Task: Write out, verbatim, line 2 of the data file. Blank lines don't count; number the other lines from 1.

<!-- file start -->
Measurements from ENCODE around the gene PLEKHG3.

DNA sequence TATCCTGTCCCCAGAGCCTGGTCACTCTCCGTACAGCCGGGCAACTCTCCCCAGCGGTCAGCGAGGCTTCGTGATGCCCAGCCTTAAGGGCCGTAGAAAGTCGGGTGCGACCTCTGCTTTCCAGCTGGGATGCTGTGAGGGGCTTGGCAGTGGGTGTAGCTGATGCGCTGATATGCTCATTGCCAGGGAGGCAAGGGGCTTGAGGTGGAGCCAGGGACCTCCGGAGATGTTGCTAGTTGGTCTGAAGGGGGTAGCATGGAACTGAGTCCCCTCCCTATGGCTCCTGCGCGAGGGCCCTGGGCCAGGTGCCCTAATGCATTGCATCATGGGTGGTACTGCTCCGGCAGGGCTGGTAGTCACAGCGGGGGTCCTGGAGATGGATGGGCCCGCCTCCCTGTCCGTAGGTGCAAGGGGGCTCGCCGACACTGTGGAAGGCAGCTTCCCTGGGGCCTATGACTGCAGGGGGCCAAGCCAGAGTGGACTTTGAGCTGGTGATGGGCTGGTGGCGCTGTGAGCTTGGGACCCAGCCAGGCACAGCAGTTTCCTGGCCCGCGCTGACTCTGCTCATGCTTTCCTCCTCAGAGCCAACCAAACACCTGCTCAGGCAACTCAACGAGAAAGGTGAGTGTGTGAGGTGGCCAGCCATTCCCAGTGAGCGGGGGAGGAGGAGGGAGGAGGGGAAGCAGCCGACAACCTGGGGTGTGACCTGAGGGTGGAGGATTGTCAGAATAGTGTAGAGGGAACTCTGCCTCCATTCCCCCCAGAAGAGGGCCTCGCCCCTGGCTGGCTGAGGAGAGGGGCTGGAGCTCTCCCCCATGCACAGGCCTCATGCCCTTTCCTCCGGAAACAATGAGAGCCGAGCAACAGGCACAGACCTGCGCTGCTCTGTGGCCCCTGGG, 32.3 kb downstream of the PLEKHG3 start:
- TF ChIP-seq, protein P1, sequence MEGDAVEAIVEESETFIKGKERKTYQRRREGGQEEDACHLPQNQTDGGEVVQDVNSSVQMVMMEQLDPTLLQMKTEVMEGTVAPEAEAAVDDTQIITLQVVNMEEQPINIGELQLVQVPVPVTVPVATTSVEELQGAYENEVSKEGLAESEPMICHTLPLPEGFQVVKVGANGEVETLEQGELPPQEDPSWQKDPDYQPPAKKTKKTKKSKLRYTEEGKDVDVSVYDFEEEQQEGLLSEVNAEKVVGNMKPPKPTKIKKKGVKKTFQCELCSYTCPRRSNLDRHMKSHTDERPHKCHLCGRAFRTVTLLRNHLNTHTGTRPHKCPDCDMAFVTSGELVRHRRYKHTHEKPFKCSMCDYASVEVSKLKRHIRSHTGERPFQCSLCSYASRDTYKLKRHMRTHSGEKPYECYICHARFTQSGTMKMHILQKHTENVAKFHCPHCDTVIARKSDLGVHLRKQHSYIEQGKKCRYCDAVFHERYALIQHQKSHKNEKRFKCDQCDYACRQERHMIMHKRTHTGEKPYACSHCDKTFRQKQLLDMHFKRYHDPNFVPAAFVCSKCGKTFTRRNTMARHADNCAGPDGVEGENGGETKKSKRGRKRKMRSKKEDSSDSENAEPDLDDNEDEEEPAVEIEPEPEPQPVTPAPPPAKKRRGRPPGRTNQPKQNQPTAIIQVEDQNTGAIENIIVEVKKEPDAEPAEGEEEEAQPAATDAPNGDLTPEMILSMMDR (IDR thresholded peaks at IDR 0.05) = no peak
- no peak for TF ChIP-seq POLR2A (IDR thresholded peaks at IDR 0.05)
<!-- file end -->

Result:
DNA sequence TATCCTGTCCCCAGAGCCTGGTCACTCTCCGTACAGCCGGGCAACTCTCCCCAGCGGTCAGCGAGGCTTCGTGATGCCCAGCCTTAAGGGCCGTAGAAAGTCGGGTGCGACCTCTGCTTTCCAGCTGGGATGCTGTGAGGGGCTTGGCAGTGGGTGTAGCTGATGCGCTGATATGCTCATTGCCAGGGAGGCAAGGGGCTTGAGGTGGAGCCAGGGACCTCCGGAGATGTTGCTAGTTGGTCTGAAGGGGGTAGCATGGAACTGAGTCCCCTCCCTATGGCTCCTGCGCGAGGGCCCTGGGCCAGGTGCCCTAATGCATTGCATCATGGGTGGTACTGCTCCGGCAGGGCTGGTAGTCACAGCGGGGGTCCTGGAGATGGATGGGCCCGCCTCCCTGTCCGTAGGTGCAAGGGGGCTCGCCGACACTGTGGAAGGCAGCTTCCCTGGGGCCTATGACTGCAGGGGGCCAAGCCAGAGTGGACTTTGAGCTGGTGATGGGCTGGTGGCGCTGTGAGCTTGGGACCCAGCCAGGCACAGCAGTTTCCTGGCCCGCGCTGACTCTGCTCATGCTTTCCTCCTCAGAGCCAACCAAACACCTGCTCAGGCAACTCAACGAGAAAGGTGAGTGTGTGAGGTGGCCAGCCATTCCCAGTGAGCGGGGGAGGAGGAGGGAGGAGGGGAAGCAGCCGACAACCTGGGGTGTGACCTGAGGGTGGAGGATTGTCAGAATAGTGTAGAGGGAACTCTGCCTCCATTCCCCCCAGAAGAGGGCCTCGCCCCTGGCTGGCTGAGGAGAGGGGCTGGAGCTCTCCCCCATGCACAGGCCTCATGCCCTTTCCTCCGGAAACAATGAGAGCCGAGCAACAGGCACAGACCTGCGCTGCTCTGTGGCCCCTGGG, 32.3 kb downstream of the PLEKHG3 start: